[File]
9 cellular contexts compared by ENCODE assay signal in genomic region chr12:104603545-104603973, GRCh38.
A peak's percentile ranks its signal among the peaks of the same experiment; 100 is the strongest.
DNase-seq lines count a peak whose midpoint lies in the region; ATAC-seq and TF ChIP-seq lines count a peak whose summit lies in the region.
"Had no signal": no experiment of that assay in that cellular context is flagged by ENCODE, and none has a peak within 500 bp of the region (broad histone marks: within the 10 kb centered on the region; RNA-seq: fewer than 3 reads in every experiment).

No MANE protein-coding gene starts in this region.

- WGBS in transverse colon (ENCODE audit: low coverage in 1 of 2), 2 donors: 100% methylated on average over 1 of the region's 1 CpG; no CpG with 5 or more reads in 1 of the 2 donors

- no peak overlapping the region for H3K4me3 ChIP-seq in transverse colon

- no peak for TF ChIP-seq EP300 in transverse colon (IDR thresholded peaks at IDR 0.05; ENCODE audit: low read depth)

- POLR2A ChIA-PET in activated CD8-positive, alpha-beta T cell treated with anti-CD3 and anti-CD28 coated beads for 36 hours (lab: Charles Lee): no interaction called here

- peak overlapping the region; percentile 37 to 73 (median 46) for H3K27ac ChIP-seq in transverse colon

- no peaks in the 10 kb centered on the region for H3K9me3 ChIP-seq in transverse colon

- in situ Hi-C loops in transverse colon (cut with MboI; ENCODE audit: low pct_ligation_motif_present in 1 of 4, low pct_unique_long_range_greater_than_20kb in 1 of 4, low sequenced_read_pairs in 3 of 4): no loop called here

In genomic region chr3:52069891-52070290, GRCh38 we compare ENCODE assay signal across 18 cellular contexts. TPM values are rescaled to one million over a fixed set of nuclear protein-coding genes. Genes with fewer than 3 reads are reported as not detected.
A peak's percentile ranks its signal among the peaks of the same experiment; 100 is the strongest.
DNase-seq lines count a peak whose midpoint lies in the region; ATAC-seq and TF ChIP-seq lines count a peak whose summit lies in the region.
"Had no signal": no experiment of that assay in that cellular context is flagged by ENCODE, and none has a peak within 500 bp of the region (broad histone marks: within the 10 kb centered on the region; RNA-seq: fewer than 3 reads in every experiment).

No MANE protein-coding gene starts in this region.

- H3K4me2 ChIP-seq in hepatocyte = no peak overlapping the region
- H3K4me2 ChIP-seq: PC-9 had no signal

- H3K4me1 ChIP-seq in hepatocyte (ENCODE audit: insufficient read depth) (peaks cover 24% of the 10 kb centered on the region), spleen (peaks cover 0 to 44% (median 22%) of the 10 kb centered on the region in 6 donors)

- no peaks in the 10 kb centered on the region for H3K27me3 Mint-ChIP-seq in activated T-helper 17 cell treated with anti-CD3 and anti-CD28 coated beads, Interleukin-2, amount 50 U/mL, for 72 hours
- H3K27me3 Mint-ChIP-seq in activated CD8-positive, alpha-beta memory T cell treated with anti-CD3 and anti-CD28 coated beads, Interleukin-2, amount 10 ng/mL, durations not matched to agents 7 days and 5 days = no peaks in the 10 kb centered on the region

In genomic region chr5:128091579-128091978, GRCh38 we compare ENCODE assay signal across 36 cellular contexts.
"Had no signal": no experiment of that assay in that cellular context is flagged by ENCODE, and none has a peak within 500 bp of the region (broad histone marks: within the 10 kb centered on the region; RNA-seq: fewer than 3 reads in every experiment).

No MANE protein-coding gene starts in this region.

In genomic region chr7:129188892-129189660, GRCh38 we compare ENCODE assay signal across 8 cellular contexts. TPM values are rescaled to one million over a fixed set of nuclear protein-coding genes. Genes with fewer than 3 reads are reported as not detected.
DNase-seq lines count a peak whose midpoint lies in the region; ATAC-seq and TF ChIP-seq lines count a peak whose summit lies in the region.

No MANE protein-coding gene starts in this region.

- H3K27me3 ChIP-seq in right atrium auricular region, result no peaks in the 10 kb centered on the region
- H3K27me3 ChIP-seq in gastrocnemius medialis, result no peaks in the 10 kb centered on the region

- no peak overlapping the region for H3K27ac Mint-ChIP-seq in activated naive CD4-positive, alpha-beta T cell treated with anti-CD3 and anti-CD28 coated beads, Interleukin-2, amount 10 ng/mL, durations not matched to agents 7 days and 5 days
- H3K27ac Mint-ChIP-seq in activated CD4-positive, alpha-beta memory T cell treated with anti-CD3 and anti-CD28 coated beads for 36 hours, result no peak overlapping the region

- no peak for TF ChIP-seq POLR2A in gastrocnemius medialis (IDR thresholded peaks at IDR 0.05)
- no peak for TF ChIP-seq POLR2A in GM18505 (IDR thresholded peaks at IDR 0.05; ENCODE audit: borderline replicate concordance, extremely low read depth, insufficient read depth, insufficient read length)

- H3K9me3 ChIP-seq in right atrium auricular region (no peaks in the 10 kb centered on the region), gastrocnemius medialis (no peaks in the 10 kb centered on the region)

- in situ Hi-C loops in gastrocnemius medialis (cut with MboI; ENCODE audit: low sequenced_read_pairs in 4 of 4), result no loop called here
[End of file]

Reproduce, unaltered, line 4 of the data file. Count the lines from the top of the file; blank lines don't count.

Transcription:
"Had no signal": no experiment of that assay in that cellular context is flagged by ENCODE, and none has a peak within 500 bp of the region (broad histone marks: within the 10 kb centered on the region; RNA-seq: fewer than 3 reads in every experiment).